Toy Story 3: An Interview With Screenwriter Michael Arndt

Michael Arndt has related his ascendency in Hollywood to dreaming about “batting leadoff for the New York Yankees,” then it actually happening.

The screenwriter, who once worked as an assistant for actor Matthew Broderick, has an Academy Award for Best Original Screenplay for Little Miss Sunshine, a small film he toiled years on, and once considered directing himself on digital video. But beyond the quirky 2006 road comedy that garnered four Oscar nominations and the Best Supporting Actor prize for Alan Arkin, Arndt now also has Toy Story 3 to his credit. While Pixar head John Lasseter, Andrew Stanton and director Lee Unkrich are credited with the story, it was Arndt that penned the final draft and put all the ideas together. The third outing in the successful Pixar franchise has been gangbusters since it was released this past summer: high praise, over $400 million at the American box-office, and talk of forthcoming Oscar nominations. And let’s not forget its perennial success on DVD and Blu-ray.

Presented in theaters in 3-D (but not on DVD or Blu-ray–yet), Toy Story 3 finds the protagonist playthings’ owner Andy now of college age, with the intent of taking beloved cowboy figure Woody (Tom Hanks) to the dorm and consigning Buzz Lightyear (Tim Allen) and the rest of the company to the attic. Through a plot twist or two, all the toys end up at a day care center, which appears at first to be the perfect place for them. But when the younger toddlers in the center abuse them, the place appears more like a prison, prompting the crew to join with some new toy pals and try to escape from what turns out to be a kiddie hellhole.

Arndt recently fielded questions pitched by Movie FanFare about his screenwriting career, his work on Little Miss Sunshine and with Pixar, and made us realize Hollywood success doesn’t always come as easy as it may seem from afar.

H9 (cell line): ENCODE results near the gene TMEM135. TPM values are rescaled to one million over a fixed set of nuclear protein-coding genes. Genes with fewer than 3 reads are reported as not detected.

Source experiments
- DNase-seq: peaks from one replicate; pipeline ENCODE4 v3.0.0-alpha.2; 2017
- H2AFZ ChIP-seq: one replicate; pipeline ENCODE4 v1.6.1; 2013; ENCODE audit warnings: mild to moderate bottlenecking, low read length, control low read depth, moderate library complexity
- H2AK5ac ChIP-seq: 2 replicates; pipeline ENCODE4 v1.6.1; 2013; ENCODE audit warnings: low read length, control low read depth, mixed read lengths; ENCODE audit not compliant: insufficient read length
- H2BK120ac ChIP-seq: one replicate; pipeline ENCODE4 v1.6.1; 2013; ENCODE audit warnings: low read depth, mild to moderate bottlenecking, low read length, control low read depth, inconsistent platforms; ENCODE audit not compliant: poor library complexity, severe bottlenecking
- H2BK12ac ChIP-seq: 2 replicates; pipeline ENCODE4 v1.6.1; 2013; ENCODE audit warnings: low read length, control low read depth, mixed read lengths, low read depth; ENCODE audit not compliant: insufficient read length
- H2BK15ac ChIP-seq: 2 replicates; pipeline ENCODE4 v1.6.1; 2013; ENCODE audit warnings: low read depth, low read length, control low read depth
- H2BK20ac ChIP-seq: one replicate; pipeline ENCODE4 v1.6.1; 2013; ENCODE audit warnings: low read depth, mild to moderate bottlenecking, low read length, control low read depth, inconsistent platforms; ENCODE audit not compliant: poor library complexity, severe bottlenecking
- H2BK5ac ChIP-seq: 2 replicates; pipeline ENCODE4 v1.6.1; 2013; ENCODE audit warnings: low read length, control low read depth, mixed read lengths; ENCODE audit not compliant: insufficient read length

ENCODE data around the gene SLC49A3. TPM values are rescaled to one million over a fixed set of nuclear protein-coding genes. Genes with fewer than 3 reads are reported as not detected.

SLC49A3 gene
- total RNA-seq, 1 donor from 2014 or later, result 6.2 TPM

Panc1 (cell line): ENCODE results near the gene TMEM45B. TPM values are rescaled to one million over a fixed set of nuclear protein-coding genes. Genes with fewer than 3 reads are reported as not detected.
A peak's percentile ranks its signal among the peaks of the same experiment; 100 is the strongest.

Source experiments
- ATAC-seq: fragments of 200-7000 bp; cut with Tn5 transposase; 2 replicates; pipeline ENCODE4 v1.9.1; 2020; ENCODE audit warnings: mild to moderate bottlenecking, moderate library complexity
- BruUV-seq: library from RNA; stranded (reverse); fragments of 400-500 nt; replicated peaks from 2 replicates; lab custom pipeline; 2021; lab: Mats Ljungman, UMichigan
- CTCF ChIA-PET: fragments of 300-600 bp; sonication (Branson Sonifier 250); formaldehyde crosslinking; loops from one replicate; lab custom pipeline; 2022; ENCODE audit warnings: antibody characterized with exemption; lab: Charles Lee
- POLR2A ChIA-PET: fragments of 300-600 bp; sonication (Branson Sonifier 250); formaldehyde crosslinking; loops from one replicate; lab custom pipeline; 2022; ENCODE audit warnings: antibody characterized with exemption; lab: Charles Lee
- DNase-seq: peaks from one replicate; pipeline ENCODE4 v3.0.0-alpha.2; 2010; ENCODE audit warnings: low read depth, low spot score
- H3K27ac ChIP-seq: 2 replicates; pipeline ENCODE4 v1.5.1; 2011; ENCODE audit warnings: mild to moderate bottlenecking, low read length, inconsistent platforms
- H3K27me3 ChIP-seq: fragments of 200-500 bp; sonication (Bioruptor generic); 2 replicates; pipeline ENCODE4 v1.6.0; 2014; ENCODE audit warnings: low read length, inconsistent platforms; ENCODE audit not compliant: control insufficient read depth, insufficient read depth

MFF: Pixar seems to be a company that thrives on collaboration, but with a definite idea of what their films should be like. Were you given lots of restrictions when scripting Toy Story 3?

MA: This was, to me, the most amazing thing about working on Toy Story 3.  We weren’t given any restrictions! Obviously, we were working on a family film, so we were aiming for something that would appeal to everyone. But beyond those general expectations, we were never given any directions or restrictions—just make a great movie.  I remember spending six months with director Lee Unkrich and Jason Katz, head of the story department, after we had spent months on our own, hammering out the bare bones of the film’s story. And I looked around and thought, ‘Shouldn’t there be a vice president or manufacturer or producer here telling us what to do?’  There was never any of that. We were encouraged to let our imaginations run wild. And I hope the film reflects that.

MFF: Did you come on board with the film from the get-go, or did they bring you later in on the process?

MA: I was completely involved with Toy Story 3 for the entire three years. Once the script was finished, it took another year to film. So I never felt shut out of the creative process of making the film, which is something that can happen to writers on a live-action film.

MFF: Do you consider yourself a big animation fan? We understand you went to NYU for filmmaking. And what is your favorite animated film?

MA: I’ve always been a fan of animation, and took some classes at NYU (on animation). And I made a couple of animated films, but I never thought I’d be working in it professionally. It’s hard to name a favorite, but Isao Takahata’s My Neighbors The Yamadas. Seeing that film in 2000 prompted me to write Little Miss Sunshine after years and years of delay. So I have a special fondness for that film, especially the Japanese language version. One of my favorite films is Ozu’s Late Spring. It represents film as art.